The deficiency here weighs heavily on the CN¥1.56b company itself, as if a child were struggling under the weight of an enormous back-pack full of books, his sports gear, and a trumpet. So we'd watch its balance sheet closely, without a doubt. After all, Zheneng Jinjiang Environment Holding would likely require a major re-capitalisation if it had to pay its creditors today.

We use two main ratios to inform us about debt levels relative to earnings. The first is net debt divided by earnings before interest, tax, depreciation, and amortization (EBITDA), while the second is how many times its earnings before interest and tax (EBIT) covers its interest expense (or its interest cover, for short). The advantage of this approach is that we take into account both the absolute quantum of debt (with net debt to EBITDA) and the actual interest expenses associated with that debt (with its interest cover ratio).

With a net debt to EBITDA ratio of 6.8, it's fair to say Zheneng Jinjiang Environment Holding does have a significant amount of debt. But the good news is that it boasts fairly comforting interest cover of 2.6 times, suggesting it can responsibly service its obligations. However, one redeeming factor is that Zheneng Jinjiang Environment Holding grew its EBIT at 17% over the last 12 months, boosting its ability to handle its debt. When analysing debt levels, the balance sheet is the obvious place to start. But it is Zheneng Jinjiang Environment Holding's earnings that will influence how the balance sheet holds up in the future. So when considering debt, it's definitely worth looking at the earnings trend. Click here for an interactive snapshot.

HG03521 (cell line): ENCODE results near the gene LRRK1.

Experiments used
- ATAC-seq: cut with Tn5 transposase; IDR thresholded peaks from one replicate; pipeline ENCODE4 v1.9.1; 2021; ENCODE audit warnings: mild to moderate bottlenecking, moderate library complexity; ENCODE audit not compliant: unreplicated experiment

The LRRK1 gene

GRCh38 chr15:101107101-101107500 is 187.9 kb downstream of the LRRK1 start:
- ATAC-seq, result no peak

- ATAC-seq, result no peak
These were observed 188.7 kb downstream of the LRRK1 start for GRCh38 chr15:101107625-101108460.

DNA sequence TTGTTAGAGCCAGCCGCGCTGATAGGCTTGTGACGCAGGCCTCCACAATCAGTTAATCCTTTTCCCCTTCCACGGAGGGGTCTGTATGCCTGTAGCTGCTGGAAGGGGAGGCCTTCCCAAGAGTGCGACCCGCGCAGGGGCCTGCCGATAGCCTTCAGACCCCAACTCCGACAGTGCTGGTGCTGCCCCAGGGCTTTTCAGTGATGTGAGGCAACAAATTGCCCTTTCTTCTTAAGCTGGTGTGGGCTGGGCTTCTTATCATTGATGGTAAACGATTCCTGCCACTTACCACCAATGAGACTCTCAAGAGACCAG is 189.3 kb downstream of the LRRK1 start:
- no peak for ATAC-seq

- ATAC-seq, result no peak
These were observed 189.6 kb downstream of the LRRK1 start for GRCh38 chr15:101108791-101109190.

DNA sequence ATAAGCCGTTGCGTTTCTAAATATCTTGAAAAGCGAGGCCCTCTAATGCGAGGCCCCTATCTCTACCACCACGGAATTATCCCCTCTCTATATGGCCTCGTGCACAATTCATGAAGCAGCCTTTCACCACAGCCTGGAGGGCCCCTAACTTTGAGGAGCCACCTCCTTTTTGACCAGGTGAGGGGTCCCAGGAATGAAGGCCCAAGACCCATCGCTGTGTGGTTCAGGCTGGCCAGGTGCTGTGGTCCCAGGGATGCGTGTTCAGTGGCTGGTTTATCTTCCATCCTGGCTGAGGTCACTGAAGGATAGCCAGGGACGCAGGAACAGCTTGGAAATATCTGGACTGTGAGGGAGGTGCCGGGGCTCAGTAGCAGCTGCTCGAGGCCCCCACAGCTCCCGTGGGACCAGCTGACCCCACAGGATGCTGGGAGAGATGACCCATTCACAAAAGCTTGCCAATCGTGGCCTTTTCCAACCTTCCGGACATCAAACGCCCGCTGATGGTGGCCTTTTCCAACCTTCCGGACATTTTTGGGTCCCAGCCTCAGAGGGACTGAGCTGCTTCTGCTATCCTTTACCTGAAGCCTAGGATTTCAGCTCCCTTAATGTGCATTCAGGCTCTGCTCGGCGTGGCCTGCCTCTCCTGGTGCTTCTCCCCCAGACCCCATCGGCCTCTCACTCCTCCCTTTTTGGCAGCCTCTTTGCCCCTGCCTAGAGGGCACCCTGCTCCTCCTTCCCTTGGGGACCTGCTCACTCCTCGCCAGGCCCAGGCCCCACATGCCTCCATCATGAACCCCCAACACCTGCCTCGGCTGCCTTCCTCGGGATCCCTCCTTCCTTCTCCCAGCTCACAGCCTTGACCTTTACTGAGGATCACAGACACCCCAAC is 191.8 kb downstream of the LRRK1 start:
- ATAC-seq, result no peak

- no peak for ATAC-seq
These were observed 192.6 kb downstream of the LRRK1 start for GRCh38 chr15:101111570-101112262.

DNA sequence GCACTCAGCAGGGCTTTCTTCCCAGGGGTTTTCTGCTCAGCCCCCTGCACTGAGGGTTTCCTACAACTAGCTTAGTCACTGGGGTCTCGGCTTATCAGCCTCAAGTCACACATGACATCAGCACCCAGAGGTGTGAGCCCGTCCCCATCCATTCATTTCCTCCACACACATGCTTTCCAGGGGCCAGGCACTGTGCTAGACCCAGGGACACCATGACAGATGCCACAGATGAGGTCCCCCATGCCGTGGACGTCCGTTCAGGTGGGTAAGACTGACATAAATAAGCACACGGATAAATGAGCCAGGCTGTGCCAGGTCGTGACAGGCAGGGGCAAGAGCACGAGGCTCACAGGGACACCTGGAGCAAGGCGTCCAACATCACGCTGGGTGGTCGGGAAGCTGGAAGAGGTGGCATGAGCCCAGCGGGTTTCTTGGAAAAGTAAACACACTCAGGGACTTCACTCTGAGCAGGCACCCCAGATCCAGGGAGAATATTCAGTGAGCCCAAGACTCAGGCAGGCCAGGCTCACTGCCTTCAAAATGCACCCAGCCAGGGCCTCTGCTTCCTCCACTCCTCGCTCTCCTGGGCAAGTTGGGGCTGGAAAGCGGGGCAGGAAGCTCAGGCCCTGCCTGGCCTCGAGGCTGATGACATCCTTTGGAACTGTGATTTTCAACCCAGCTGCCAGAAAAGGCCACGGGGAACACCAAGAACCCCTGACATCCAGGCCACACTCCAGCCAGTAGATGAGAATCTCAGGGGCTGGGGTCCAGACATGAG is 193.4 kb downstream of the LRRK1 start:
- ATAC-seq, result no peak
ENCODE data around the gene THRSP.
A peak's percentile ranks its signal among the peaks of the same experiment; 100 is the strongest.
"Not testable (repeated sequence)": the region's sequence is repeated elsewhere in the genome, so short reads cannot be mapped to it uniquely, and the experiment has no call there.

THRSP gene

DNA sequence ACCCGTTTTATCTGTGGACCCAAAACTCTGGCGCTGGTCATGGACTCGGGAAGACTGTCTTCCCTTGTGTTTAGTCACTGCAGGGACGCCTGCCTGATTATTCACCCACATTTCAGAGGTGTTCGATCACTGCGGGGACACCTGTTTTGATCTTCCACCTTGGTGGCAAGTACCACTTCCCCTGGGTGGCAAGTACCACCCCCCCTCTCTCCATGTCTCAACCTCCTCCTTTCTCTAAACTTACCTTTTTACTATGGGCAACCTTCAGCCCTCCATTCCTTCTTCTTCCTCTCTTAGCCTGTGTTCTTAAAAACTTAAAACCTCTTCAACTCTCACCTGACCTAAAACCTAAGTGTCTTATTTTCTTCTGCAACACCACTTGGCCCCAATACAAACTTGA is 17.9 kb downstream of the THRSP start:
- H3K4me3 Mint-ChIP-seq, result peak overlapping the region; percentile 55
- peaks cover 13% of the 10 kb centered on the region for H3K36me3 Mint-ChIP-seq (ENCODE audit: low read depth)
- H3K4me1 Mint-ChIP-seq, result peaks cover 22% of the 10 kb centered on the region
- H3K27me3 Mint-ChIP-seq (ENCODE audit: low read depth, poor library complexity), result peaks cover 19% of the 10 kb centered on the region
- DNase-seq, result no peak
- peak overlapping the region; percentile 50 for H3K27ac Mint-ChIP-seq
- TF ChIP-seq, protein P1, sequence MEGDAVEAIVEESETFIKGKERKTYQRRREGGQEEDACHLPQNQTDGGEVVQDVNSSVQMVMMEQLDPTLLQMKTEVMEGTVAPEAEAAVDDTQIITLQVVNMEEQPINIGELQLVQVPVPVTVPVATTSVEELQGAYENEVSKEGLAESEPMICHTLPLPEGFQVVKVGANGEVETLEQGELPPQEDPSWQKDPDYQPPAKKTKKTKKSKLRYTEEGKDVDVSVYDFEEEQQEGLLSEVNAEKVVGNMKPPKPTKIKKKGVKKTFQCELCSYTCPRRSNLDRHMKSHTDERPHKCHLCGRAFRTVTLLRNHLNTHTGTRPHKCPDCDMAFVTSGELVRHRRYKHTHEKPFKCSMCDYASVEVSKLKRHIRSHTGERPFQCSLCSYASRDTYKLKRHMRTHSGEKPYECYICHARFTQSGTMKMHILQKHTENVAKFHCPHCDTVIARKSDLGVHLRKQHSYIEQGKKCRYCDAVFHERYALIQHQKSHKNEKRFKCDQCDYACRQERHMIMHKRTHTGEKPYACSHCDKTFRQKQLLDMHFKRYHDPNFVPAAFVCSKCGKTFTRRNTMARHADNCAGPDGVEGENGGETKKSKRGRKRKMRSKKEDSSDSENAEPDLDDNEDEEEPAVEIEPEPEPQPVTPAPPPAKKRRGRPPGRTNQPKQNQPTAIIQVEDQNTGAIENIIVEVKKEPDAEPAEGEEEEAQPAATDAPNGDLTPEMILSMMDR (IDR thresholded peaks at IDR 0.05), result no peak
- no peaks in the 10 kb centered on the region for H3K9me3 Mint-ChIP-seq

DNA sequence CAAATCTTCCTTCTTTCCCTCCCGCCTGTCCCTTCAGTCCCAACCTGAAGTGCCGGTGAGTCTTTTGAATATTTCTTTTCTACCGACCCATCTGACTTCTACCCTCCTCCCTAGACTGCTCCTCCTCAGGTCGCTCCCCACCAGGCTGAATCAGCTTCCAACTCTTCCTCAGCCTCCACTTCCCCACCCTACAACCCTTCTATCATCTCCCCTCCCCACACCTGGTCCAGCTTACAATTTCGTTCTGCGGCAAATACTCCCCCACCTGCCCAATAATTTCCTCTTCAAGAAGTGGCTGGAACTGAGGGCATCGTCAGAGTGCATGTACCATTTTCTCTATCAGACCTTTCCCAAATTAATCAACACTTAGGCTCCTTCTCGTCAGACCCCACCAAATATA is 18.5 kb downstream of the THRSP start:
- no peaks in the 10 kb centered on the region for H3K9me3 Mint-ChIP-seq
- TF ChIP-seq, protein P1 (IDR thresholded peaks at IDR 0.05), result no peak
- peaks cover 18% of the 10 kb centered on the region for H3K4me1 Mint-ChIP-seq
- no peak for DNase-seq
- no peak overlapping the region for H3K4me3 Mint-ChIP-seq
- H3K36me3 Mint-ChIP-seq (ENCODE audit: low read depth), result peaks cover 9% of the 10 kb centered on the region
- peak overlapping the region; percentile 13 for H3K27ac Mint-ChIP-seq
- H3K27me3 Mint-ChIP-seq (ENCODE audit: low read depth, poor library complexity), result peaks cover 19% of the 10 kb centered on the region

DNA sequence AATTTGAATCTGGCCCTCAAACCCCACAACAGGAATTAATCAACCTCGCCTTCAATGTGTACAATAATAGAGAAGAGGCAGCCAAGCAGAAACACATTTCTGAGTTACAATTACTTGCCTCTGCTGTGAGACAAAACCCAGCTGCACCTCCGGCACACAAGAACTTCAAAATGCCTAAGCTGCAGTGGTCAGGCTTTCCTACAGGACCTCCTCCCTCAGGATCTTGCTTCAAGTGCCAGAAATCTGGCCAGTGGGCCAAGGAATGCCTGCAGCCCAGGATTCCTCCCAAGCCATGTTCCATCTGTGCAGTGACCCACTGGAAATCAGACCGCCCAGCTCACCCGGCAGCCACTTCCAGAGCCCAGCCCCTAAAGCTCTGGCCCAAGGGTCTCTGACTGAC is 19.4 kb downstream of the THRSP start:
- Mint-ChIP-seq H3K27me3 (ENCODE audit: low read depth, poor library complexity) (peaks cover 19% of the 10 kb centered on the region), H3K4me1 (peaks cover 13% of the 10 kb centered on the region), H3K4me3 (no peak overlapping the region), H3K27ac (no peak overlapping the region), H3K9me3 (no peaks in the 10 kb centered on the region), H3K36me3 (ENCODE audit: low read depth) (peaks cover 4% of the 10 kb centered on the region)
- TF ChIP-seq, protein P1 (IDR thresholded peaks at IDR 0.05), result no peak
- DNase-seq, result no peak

Finally, while the tax-man may adore accounting profits, lenders only accept cold hard cash. So we always check how much of that EBIT is translated into free cash flow. During the last three years, Zheneng Jinjiang Environment Holding burned a lot of cash. While investors are no doubt expecting a reversal of that situation in due course, it clearly does mean its use of debt is more risky.

Our View